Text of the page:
All I want is a perfect jukebox

All my life, I’ve dreamed of having my music at my disposal. When I want to hear something, I want to hear it NOW. Not after thumbing through vinyl or cassettes or CDs and doing what had to be done to get that music in my ears.

It’s why mix tapes meant so much to me. It’s why each step of the evolution of how music is delivered to listeners has been a stop toward the better for me. I thought CDs were the ultimate, until I started to learn about Winamp and playlists and MP3s and the ability to break up an album into the pieces I really wanted.


Acquiring a jukebox, one of my bucket list items, to be able to play my vinyl 45s, became a desire I could dismiss. (And just as well, given the experiences described to me by people who attempt to maintain a jukebox and keep it operational.) With MP3 players, I wasn’t limited to 200 two-sided records.

That’s part of what makes The Big List so special, and I really treasure that I have close to 150 albums in my life that I consider “perfect,” or very close to perfect. There are thousands of songs I love, but for that relative handful of albums to have meant so much to me for so long is spectacular.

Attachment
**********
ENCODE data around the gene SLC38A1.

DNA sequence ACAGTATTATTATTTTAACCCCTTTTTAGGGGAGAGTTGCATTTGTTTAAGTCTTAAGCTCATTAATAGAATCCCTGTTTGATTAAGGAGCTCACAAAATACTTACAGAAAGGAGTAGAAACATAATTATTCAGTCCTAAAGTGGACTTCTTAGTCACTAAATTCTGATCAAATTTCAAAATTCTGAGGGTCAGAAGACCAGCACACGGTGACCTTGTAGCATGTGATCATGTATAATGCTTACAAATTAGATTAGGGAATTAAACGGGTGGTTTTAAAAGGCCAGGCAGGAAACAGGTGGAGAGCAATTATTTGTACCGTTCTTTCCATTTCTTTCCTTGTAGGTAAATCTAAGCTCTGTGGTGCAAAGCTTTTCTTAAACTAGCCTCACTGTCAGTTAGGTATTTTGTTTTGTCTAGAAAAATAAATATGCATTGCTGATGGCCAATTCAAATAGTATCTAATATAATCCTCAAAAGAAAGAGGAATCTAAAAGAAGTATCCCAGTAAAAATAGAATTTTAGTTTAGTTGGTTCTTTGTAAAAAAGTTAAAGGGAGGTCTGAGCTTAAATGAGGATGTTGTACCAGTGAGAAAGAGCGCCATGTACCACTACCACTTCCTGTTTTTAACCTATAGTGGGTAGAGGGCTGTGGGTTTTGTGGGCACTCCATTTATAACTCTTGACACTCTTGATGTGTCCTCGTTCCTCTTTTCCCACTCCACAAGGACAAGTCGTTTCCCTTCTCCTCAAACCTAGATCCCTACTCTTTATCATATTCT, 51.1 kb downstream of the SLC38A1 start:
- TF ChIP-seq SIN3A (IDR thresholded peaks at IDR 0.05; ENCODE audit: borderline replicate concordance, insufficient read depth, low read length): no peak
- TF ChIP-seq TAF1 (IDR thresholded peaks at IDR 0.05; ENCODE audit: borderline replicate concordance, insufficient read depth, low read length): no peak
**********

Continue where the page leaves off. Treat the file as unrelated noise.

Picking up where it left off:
What’s even more spectacular, though, is the system I have for playback now. I’m not fully there yet. I suspect I may never be. But I currently have close to 6,000 songs in a huge master playlist, and it’s a joy. I can listen to full albums at one time, but I can also set random play and even though I don’t know what’s coming next, I know I’m going to enjoy it.

(When I had my online radio station, it was from this list of songs that I’d relay music for the station. I said each song was the perfect antidote to the previous one. I find that invariably to be true.)

But the system still has flaws that need to be corrected. Today, there were two instances where I wanted to hear a specific song, and it wasn’t on the playlist, and I (a little angry with myself) scrambled to get those songs in a place where I could easily access them for listening purposes.

It’s a more ideal situation that I’ve ever had.

So I couldn’t have been much more bemused with myself today after filling my car with gas. There was piped in music playing, something I generally ignore, because the songs are not to my taste.

But Heart’s “Dog and Butterfly” came on just as I finished. There wasn’t a crowd at the station – mine was the only car parked at any of the 16 pumps. So I went back and sat in the car, rolled down the widow, smiled and listened for five minutes.

Like my late, lamented Internet radio station, like your best Pandora or Spotify playlists, sometimes the best thing about music is allowing someone else to make the choices for you.



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